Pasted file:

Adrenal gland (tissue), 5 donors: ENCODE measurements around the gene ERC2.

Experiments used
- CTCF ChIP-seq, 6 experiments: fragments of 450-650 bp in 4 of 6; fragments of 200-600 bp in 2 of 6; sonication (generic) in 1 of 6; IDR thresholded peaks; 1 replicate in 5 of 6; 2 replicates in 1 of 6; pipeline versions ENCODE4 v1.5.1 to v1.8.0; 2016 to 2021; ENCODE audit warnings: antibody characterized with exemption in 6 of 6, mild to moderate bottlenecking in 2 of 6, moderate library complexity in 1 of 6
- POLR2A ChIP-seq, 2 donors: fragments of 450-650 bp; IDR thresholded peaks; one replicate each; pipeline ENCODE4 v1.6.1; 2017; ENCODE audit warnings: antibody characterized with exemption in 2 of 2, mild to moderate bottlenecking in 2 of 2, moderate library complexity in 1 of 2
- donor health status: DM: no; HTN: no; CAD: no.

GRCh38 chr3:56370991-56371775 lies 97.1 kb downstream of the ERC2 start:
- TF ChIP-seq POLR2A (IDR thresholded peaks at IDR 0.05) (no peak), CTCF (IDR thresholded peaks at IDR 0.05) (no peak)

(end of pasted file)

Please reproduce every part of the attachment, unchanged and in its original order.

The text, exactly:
Adrenal gland (tissue), 5 donors: ENCODE measurements around the gene ERC2.

Experiments used
- CTCF ChIP-seq, 6 experiments: fragments of 450-650 bp in 4 of 6; fragments of 200-600 bp in 2 of 6; sonication (generic) in 1 of 6; IDR thresholded peaks; 1 replicate in 5 of 6; 2 replicates in 1 of 6; pipeline versions ENCODE4 v1.5.1 to v1.8.0; 2016 to 2021; ENCODE audit warnings: antibody characterized with exemption in 6 of 6, mild to moderate bottlenecking in 2 of 6, moderate library complexity in 1 of 6
- POLR2A ChIP-seq, 2 donors: fragments of 450-650 bp; IDR thresholded peaks; one replicate each; pipeline ENCODE4 v1.6.1; 2017; ENCODE audit warnings: antibody characterized with exemption in 2 of 2, mild to moderate bottlenecking in 2 of 2, moderate library complexity in 1 of 2
- donor health status: DM: no; HTN: no; CAD: no.

GRCh38 chr3:56370991-56371775 lies 97.1 kb downstream of the ERC2 start:
- TF ChIP-seq POLR2A (IDR thresholded peaks at IDR 0.05) (no peak), CTCF (IDR thresholded peaks at IDR 0.05) (no peak)